Morning Brief

As Ethiopian War Drags On, WHO Chief Gets Pulled In

U.S. attempts at mediation have so far been rebuffed by both sides.

World Health Organization (WHO) Director-General Tedros Adhanom Ghebreyesus attends a press conference at WHO headquarters in Geneva on July 3, 2020.
World Health Organization (WHO) Director-General Tedros Adhanom Ghebreyesus attends a press conference at WHO headquarters in Geneva on July 3, 2020. Fabrice Coffrini / AFP

Here is today’s Foreign Policy brief: Ethiopia’s government seeks to tarnish the image of the WHO chief, U.S. President Donald Trump to address APEC Summit, and protests in Uganda leave 16 dead.

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As Ethiopia War Continues, Regional Dangers Grow

U.S. President Donald Trump is not the only leader taking shots at World Health Organization Chief Tedros Adhanom Ghebreyesus. Tedros’s name has now been dragged into debates surrounding the Ethiopian civil war, while U.S. leaders have begun to speak out on the conflict.

Berhanu Jula, the Ethiopian army chief of staff, has accused Tedros of trying to supply the Tigray People’s Liberation Front (TPLF) with weapons and called for his resignation from the global health body. Berhanu did not provide evidence to support his allegations and suggested Tedros’s Tigrayan ethnicity was testing his allegiance. “This man is a member of that group, and he has been doing everything to support them,” Berhanu said.

Tedros, who once served as Ethiopia’s health and foreign minister under a coalition led by the TPLF, has rubbished the claims. “There have been reports suggesting I am taking sides in this situation,” he said on Thursday. “This is not true, and I want to say that I am on only one side, and that is the side of peace.”

Although Berhanu’s comments could easily be meant as deflection from a war that Ethiopian officials have repeatedly claimed would be over quickly, the incident highlights the perilous position in which Tigrayans now find themselves in Ethiopian society, where members of the once-dominant minority group have reported being questioned and threatened. Asked by FP’s Robbie Gramer whether the United States was seeing signs of ethnic cleansing in Ethiopia, Tibor Nagy, the top U.S. diplomat for African affairs, said that while he has yet to see such actions, “the ethnic dimension is one that everybody is very concerned about.”

Is Ethiopia the next Yugoslavia? Earlier this week, Florian Bieber and Wondemagegn Tadesse Goshu warned in FP that the current situation, if left unchecked, could deteriorate into a Yugoslav-style breakup. “Once violence becomes a means to address disputes, it is hard to stop, and demands for autonomy quickly escalate toward claims for independence,” they argued, noting that “serious violations, including ethnically motivated killings and displacement, are going unchecked and unpunished” across the country.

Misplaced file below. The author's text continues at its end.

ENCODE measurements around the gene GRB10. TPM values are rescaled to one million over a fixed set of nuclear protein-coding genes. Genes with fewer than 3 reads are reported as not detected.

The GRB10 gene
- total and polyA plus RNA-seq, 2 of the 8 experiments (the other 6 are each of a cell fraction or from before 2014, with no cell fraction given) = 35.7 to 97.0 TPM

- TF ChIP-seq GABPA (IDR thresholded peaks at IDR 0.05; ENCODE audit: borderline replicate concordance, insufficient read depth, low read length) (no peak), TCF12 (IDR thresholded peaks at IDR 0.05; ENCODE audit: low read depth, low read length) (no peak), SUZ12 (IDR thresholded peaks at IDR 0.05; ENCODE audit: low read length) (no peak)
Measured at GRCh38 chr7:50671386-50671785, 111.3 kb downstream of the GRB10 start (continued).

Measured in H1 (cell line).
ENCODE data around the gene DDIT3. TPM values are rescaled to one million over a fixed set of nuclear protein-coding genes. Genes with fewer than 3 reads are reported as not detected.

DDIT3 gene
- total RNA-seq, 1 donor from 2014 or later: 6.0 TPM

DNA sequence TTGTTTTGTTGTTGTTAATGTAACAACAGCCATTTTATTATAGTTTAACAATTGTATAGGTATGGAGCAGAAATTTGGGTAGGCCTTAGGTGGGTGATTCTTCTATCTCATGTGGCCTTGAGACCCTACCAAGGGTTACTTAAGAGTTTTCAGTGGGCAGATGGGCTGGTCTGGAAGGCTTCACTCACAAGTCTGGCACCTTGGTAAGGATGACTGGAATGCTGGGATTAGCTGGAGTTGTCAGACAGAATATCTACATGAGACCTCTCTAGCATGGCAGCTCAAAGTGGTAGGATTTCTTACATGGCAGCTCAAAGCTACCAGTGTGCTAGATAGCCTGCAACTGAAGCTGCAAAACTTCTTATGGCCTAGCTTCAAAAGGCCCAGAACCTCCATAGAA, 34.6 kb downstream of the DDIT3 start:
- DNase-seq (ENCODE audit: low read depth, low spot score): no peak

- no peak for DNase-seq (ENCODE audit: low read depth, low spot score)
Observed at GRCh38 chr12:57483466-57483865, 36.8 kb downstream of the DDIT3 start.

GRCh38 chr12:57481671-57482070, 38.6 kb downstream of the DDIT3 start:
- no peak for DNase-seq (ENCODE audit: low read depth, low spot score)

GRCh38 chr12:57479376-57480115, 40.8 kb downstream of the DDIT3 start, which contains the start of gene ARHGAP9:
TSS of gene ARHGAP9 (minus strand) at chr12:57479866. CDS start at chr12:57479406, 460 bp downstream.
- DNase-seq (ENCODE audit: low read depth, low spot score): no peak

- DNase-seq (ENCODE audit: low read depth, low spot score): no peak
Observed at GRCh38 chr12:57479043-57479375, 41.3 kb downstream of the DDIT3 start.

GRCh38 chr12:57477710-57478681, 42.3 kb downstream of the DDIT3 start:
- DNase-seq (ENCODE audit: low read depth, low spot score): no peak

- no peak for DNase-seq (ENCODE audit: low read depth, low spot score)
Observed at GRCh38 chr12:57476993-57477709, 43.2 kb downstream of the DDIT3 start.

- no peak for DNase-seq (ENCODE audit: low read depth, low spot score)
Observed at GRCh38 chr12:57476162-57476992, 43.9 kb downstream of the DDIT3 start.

No peace in sight. Addressing reporters, U.S. Ambassador to Ethiopia Michael A. Raynor confirmed that while he had spoken with both Ethiopian Prime Minister Abiy Ahmed and Tigrayan leader Debretsion Gebremichael, neither man was considering peace. “There was a strong commitment on both sides to see the military conflict through.” Raynor said. “And in fact, neither side felt they could articulate a basis for a negotiated or a mediated solution at that time.”

Advice for Biden. While Biden’s top foreign policy advisor Antony Blinken has begun to speak out on the conflict, Alex de Waal has some concrete advice for his incoming team: “Head off military operations before they escalate and spread.” Writing in Foreign Policy, de Waal argues that Biden must pressure both sides to stop the fighting, “or else Biden’s term will open with an insoluble quagmire in the Horn of Africa that will drag down his administration’s foreign policy and quite possibly destroy Ethiopia.”

It’s the economy, stupid. Although many observers think the current conflict started due to Tigray’s intransigence—holding a regional election against Addis Ababa’s wishes—the real reason for the fighting is the old TPLF regime’s desire to regain full control of Ethiopia’s economy, argues Kassahun Melesse in FP.

“What’s at the heart of the ongoing conflict are Abiy’s economic and political reforms and the unrelenting pace at which they were unveiled,” Melesse writes. “This is not a conflict over who gets to rule Tigray, a small region whose population accounts for a mere 6 percent of Ethiopia’s more than 110 million people. It is a fight over who gets to dominate the commanding heights of the country’s economy, a prize that Tigray’s regional leaders once held and are determined to recapture at any cost.”